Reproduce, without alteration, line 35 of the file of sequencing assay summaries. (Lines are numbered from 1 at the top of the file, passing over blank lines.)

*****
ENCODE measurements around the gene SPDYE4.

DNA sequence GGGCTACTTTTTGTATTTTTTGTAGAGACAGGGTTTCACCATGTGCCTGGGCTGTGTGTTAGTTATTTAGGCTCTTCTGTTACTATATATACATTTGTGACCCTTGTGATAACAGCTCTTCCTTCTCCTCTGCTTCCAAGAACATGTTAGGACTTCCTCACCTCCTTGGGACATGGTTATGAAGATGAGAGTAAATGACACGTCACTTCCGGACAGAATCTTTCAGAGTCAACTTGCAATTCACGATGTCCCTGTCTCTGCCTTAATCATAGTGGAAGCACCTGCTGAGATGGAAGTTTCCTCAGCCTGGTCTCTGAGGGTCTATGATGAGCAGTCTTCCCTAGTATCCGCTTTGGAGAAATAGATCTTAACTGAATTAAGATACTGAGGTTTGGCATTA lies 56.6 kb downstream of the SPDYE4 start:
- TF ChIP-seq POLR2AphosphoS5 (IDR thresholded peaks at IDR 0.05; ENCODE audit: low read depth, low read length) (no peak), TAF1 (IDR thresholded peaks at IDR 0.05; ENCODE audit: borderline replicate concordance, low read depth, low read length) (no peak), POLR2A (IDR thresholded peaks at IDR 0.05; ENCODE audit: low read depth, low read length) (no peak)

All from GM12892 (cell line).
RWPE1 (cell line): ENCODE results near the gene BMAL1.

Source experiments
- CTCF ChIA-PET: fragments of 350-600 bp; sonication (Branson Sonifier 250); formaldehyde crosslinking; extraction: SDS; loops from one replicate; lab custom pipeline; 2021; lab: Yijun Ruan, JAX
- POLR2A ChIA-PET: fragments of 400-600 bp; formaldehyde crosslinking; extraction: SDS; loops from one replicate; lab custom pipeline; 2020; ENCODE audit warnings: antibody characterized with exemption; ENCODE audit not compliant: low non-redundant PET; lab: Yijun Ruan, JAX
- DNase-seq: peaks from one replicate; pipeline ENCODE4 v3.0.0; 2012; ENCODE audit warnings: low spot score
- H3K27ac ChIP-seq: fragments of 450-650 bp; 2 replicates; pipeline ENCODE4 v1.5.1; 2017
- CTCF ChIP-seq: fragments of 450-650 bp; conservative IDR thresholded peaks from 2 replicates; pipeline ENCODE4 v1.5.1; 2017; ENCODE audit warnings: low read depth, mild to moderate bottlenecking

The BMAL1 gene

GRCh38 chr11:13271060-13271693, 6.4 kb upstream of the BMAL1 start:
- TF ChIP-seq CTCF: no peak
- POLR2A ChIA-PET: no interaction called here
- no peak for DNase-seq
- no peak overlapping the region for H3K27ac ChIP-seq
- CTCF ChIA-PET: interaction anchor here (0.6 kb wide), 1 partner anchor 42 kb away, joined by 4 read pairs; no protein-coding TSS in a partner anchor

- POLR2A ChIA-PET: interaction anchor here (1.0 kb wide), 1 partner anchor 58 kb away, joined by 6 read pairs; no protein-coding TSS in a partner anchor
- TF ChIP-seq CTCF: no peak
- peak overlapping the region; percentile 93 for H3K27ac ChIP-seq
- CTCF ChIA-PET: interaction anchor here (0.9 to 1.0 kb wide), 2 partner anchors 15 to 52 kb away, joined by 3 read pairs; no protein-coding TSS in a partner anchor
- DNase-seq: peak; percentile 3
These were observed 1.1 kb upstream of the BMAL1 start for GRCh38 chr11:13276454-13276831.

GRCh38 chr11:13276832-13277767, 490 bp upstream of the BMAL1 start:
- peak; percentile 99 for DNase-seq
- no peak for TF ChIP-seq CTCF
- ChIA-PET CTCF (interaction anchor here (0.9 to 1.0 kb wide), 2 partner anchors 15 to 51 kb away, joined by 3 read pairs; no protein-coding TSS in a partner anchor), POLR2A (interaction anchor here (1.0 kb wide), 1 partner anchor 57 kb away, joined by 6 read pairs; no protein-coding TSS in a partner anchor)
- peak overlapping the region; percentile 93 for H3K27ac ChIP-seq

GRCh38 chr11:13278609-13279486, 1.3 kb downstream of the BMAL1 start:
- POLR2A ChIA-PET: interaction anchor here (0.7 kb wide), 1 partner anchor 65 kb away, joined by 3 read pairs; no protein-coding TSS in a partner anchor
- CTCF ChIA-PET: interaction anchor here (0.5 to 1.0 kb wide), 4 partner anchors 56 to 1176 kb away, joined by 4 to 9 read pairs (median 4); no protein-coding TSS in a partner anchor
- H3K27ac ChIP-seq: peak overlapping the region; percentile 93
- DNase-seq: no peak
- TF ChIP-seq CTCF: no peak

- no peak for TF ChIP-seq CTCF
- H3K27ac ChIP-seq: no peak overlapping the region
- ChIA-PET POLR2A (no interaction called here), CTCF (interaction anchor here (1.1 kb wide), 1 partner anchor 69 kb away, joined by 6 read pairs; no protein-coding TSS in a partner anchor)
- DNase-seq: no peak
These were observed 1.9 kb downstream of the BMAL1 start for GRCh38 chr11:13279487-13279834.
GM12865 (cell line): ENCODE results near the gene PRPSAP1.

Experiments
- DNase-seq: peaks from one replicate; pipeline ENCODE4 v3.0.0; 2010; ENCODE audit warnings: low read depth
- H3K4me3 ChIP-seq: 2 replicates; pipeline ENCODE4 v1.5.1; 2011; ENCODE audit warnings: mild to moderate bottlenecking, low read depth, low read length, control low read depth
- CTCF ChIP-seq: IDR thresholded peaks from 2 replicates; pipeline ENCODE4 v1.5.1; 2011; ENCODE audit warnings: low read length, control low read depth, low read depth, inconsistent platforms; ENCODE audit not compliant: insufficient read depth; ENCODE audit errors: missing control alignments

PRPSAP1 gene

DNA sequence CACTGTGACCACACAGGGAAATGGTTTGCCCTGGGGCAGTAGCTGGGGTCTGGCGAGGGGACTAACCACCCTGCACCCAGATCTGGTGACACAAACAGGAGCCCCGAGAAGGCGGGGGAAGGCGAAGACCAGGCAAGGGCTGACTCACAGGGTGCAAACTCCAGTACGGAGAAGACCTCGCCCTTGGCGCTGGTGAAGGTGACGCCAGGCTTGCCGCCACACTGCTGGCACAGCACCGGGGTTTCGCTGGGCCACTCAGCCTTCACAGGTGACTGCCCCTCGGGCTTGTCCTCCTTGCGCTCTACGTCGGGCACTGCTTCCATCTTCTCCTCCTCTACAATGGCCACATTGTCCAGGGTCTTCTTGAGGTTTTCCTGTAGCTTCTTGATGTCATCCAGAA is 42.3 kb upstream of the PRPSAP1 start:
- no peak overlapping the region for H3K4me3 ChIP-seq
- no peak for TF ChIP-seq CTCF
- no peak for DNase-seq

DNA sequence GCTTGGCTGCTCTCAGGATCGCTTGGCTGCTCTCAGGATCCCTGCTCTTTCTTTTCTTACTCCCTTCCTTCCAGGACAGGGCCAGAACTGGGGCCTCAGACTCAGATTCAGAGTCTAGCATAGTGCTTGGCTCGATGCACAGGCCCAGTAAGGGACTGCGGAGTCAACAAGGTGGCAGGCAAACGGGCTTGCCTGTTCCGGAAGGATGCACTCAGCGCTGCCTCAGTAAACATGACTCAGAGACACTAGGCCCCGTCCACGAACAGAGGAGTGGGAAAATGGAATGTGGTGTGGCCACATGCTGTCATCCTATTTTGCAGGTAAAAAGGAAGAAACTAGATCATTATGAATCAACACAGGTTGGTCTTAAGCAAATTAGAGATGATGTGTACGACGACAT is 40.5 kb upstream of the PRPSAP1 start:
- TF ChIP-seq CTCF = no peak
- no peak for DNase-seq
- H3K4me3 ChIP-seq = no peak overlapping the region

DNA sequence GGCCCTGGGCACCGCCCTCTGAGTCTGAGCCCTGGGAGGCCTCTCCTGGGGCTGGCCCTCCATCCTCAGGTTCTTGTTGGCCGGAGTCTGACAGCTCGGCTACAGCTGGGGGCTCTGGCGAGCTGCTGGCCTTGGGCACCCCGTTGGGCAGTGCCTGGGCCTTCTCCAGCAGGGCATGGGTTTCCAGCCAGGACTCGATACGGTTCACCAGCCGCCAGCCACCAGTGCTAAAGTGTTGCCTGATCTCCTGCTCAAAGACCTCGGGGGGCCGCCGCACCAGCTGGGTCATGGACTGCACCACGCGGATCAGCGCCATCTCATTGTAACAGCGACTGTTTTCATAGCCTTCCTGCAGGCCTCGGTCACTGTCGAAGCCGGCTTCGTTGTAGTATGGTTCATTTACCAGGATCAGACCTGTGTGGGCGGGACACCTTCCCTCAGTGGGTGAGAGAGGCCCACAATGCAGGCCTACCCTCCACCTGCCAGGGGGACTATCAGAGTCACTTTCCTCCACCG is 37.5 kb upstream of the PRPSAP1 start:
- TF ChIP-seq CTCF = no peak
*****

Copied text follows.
- TF ChIP-seq CTCF: no peak